We can’t just recycle our way out of the plastic pollution crisis

Fri, 19 Jan 2018 16:34:00 Z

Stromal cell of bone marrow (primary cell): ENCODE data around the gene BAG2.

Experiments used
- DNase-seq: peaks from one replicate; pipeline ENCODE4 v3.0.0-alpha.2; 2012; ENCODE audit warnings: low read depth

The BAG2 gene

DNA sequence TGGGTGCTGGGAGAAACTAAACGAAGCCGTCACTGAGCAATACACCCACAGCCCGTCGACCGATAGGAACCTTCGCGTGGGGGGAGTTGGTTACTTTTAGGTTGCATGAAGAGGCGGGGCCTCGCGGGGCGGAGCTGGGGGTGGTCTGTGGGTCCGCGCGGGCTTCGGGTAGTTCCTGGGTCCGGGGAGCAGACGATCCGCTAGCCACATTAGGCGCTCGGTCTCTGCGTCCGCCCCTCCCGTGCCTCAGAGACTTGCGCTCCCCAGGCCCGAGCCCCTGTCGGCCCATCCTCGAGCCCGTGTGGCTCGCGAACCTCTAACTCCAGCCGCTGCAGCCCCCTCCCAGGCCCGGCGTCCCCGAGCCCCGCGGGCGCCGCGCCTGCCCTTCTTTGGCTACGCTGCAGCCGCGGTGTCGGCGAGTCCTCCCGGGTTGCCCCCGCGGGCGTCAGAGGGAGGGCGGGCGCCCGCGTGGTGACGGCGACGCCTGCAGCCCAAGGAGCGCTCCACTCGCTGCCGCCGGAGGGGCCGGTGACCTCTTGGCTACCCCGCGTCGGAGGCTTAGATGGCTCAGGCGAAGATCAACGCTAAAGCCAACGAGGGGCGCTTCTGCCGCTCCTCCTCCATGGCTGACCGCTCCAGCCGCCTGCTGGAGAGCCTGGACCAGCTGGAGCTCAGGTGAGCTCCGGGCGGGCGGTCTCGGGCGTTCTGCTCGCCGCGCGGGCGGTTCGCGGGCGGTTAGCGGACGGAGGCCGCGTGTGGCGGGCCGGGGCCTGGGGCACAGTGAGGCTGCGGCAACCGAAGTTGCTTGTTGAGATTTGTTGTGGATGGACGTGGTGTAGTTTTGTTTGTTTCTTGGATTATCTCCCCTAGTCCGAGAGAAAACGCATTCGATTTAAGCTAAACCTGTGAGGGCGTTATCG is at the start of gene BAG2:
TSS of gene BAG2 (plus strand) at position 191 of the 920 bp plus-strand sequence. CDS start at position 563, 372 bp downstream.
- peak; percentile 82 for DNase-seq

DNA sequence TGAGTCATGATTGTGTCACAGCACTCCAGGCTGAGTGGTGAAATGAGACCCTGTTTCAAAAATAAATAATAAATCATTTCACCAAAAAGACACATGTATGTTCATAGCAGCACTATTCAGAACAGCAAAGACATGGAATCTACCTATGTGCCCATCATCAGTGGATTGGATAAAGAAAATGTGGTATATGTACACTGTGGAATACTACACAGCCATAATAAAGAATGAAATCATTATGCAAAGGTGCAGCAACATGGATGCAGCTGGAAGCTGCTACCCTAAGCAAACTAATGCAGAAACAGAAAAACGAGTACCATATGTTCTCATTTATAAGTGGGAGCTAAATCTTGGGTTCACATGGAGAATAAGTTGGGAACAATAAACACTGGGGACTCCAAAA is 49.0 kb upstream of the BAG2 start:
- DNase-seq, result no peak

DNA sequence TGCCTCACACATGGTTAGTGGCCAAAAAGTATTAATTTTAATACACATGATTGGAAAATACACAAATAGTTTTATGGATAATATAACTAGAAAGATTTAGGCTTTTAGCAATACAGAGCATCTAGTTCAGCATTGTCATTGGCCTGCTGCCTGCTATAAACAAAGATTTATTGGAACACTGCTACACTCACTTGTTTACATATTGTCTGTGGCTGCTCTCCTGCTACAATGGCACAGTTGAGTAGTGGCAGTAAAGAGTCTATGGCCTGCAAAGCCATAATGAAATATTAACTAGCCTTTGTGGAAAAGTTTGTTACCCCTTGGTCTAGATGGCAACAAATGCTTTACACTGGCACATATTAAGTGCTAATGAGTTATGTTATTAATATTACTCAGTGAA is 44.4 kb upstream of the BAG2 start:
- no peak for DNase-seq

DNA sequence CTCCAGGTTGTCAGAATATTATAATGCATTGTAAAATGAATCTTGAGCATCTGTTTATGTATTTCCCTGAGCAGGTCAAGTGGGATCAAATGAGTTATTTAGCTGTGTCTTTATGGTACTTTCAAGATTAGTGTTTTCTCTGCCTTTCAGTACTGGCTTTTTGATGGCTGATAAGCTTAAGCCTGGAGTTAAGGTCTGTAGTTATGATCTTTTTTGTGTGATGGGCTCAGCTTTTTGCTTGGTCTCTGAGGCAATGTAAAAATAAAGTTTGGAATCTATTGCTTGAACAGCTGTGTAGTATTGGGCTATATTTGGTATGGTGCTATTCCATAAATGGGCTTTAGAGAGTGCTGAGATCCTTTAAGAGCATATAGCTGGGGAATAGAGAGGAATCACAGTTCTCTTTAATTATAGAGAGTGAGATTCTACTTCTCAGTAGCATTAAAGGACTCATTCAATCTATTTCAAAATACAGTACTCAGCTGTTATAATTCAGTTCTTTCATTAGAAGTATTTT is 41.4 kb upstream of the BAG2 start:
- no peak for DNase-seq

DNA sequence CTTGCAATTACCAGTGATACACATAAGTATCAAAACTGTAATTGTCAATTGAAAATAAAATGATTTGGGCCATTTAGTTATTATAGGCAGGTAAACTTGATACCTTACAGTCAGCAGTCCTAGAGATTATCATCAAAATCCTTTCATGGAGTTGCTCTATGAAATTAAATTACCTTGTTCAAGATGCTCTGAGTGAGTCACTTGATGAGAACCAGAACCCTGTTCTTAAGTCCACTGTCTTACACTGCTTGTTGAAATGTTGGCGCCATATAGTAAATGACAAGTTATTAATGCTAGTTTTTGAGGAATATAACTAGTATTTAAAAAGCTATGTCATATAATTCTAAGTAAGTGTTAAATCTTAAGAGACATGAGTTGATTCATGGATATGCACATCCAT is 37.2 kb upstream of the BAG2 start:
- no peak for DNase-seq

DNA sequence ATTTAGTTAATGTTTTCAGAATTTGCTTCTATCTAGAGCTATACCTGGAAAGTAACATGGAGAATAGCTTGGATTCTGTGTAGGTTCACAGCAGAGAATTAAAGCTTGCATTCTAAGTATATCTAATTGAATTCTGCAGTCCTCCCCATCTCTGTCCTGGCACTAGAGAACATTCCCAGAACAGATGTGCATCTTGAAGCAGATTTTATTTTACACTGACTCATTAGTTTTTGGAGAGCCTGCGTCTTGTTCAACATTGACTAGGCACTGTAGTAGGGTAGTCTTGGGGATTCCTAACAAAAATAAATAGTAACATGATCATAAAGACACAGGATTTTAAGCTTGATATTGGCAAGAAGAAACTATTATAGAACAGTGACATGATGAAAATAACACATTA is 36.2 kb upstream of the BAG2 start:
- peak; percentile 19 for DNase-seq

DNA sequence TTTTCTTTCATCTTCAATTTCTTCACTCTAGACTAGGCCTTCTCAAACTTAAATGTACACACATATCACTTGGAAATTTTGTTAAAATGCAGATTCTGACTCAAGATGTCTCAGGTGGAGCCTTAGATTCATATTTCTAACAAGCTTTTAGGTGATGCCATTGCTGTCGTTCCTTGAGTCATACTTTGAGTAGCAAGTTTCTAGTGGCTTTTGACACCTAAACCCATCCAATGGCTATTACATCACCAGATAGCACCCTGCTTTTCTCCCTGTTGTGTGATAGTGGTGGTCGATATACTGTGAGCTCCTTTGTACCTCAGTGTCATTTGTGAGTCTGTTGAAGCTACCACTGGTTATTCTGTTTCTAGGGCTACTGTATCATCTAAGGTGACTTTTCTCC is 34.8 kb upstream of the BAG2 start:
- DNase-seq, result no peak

Plastics are in the air. Not only literally. Everyone's talking about plastic pollution and the need to take action.You don’t need to be conducting a scientific research to see that plastic waste is invading our environment, specially our oceans. With up to 12 million tons of plastic entering the oceans every year it is not surprising that we find plastic everywhere, not only polluting the water and severely impacting marine species, but also accumulating in the food chain.Plastic-Spitting Dragon Protests at Our Oceans Conference in Malta. 5 Oct. 2017.And so people all over the world are building up a movement to transition to a society free of single-use plastic and the throw-away culture it entails. Whether it be by individual action and changing everyday habits, by signing petitions or by creating change in their communities and local businesses. The movement to #BreakFreeFromPlastic is on the rise and there’s no stopping it!But where are we on policy? This week, the European Commission has released the European Plastics Strategy. A document that reflects the vision and the objectives of the Commission on this issue and that will be translated into measures and actions.The European Union (together with countries in the North American Free Trade Agreement) is the second largest producer of plastic after China.In the EU, 25.8 million tons of plastic waste are generated each year, 70% of which is incinerated or dumped in landfill. In the EU, 150,000 - 500,000 tons of plastic waste enter the oceans every year.It is estimated that between 75,000 and 300,000 tons of microplastics are released to the environment each year from EU countries. We need to change these numbers. It seems like this new EU strategy echoes this urgency and is certainly something worth praising. But once we get to the details, it seems to go down the usual path.There’s certainly some good ideas, like treating microplastic ingredients (including cosmetic microbeads) as toxic pollution using the EU chemical regulation.  And it sets a target that by 2030, 100% of plastic packaging in the EU market will be reusable or recyclable, with a first legislative proposal in 2018 to tackle some single use items. Promising!But again we find a text too focused on recycling. It’s all over the place. While reduction and reuse is hardly mentioned. Their target won’t be achieved without reducing the production and consumption of plastic packaging and single-use items, much of which are unnecessary in the first place and have already existing alternatives waiting to be scaled up.Deposit return schemes are increasingly being implemented. Bulk stores are blooming in many places, water fountains are coming back to cities and public places, and reusable items are coming into fashion. But alternatives need to be backed up by bold and ambitious political measures.So if you are a European citizen, watch out for changes in our legislations and be ready to ask your national government to ensure single-use plastic item bans are fast tracked as the crisis is urgent and the EU process can take years. It’s a real opportunity for change and we mustn’t let it slip!And even if you’re not in Europe, we still need your support. In a globalised world, whatever happens in the European region will have impact in other regions, through companies headquartered in the EU, trade or by simply, and most importantly, setting an example for others to follow that ambitious measures can be taken to phase-out single-use plastic.While we wait for the next political move, you can still do your part. Whether it be refusing straws, bags, using refillable bottles or taking community action. Every step counts, no matter how big or small. Pick yours and start today to join the movement! We can all #BreakFreeFromPlastic!Elvira Jiménez is EU Plastics Project leader with Greenpeace Spain[...]